The Flags Are Coming Down. What Now?

The Charleston church massacre was an act of terror that left a deep emotional scar on the country. It shook our faith and, for many African Americans, made us wonder out loud if there was any safe space left. The tragedy was a tipping point that led to the Confederate flag coming down from the South Carolina State Capitol. Now other cities and states are considering taking down the "stars and bars" for good.

The question now is: after these flags that represent the darkest part of American history are no longer flying, how will we come together to address the ongoing disenfranchisement of African Americans? It's a complicated question but one that must be asked and addressed.

Let's look at some numbers: There are 44 million African Americans in this country. And, on a daily basis, a disproportionate number encounter a form of domestic terrorism in communities plagued by gun violence, the proliferation of gangs and drugs, and abject poverty. For many, they feel stuck in war zones and feel under attack every day. This is unacceptable.

Tragedies, like what happened in Charleston, get us fired up to demand change. "Black Lives Matter" we say in protest, but what is really behind what we are saying? I cannot tell you how many times I've wondered, aloud, why we cannot seem to come together as a community and a nation of compassionate people to reverse the societal ills that disenfranchise so many of our citizens.
Although we have seen remarkable progress in some areas, we remain in crisis mode. Before President Obama finishes his term, and before the hurt we feel over Charleston and other recent tragedies and injustices passes, we must mobilize to demand the kind of lasting change that directly improves the daily lives and future outcomes of millions of African American citizens.

Improving outcomes requires action that reaches across racial, ethnic and political lines. It must galvanize African Americans and rally our non-Black allies. And it must be handled with a sense of urgency. Every day headlines remind us that we have no time to waste.

In addition to a large number of Black children falling prey to gun and gang violence, many schools in urban communities are feeding prison pipelines instead of pathways to college. And subjecting black and brown children to low-quality, poorly funded schools -- something the state of Illinois has done for decades -- is a violation of their civil rights.

Add to the mix the high numbers of African Americans who live in food deserts, have limited access to healthcare, experience high unemployment, and you have a recipe for hopelessness and disaster. There are many organizations working on these issues in metropolitan Chicago. However, we still have a ways to go.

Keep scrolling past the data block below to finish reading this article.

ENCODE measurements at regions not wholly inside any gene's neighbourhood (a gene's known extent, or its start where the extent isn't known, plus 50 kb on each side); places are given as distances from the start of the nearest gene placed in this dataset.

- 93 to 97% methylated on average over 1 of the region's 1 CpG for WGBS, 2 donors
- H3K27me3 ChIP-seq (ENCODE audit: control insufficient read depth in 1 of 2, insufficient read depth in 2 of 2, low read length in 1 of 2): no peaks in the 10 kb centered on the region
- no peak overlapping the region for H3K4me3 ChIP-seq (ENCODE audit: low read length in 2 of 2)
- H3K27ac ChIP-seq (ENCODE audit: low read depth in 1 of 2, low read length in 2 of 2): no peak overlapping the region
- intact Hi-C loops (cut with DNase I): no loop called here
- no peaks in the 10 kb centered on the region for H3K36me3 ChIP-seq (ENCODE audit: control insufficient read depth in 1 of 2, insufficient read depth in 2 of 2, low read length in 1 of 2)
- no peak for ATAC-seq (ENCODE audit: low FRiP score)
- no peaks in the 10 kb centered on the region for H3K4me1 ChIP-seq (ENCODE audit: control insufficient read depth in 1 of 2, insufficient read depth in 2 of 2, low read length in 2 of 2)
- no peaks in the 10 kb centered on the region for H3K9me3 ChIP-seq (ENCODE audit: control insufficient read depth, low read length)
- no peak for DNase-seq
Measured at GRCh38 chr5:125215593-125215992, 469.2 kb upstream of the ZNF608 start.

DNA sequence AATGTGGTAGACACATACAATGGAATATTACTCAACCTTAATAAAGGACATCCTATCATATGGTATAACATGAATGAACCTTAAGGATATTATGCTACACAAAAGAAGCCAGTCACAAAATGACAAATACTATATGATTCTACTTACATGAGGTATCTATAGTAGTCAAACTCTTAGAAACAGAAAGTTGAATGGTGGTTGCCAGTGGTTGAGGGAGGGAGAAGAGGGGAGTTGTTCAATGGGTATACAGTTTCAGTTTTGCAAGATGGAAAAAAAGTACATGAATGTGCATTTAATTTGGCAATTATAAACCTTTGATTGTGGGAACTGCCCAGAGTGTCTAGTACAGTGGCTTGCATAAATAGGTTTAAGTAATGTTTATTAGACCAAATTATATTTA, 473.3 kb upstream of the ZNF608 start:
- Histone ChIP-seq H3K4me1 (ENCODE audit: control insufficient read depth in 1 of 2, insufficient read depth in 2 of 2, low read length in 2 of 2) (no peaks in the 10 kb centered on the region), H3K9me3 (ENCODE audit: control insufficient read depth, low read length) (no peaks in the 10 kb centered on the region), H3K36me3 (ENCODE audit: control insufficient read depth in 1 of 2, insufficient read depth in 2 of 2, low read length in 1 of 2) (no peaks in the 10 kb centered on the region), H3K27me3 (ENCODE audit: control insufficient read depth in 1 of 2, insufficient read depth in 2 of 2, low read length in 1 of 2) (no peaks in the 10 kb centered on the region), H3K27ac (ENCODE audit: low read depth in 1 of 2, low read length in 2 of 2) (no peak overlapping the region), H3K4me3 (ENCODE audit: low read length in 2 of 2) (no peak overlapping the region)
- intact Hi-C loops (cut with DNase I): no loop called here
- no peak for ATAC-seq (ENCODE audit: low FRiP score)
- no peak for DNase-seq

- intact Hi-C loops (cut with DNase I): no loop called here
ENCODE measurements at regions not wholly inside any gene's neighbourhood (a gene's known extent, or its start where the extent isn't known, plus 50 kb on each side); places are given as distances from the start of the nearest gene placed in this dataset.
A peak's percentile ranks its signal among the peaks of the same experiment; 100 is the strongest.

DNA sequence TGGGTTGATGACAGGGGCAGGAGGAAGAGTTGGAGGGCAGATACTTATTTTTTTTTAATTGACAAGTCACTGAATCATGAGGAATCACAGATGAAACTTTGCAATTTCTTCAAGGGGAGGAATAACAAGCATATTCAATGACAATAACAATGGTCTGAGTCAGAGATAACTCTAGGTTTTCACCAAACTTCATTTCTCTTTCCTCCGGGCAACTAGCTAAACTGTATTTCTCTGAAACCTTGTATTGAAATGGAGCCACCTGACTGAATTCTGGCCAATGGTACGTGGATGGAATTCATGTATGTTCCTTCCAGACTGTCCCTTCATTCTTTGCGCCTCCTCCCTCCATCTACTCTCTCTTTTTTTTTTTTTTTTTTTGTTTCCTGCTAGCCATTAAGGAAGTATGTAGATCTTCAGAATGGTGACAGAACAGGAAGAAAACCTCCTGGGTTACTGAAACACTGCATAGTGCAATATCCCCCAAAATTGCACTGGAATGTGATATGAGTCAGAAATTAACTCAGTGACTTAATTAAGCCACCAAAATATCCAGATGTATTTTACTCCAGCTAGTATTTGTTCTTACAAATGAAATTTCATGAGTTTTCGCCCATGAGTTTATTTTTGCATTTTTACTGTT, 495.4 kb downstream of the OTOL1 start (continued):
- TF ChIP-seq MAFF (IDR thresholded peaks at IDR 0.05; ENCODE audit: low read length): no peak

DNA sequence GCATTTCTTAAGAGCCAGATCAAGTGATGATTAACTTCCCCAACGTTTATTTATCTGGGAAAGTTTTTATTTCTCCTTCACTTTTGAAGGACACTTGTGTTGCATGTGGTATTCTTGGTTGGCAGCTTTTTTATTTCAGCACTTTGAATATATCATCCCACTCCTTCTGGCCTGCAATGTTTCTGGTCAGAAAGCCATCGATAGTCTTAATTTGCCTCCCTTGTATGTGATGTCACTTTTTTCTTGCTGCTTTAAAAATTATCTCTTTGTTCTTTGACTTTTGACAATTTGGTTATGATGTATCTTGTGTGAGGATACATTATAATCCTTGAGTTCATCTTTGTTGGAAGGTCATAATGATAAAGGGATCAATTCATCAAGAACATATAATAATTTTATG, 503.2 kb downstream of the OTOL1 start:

At the Chicago Urban League, we call communities with limited or no access to life-sustaining goods and services, and educational and economic opportunities 'urban deserts.' In the coming months, we plan to roll out a series examining the complexities of the problems facing citizens living in urban deserts and seeking solutions and partnerships to reverse these lingering social and economic problems.

We will keep you informed of our research, recommendations and collaboration opportunities and invite you to participate in the conversations and be a part of the solution. The task may appear daunting but, at the Chicago Urban League, we know that we can strategically tackle the challenges that create urban deserts. But we can't do it alone. We need you to be engaged in the process.

In a desert, the absence of life-sustaining properties can be deadly. The same thing is happening in too many of our urban centers. We lack so many resources and access to opportunities that our people are losing their lives to the streets. For them, the terror is not in a distant land. It's right in their backyards and no one is being held accountable. What are we going to do to change that?

Today, there is a new civil rights battle we should be waging, and that is to fight attempts to roll back African American progress and bring life-sustaining tools to citizens languishing in the desert. The Chicago Urban League is answering the call to bring relief and revitalization to our communities. We hope you will join us in this journey.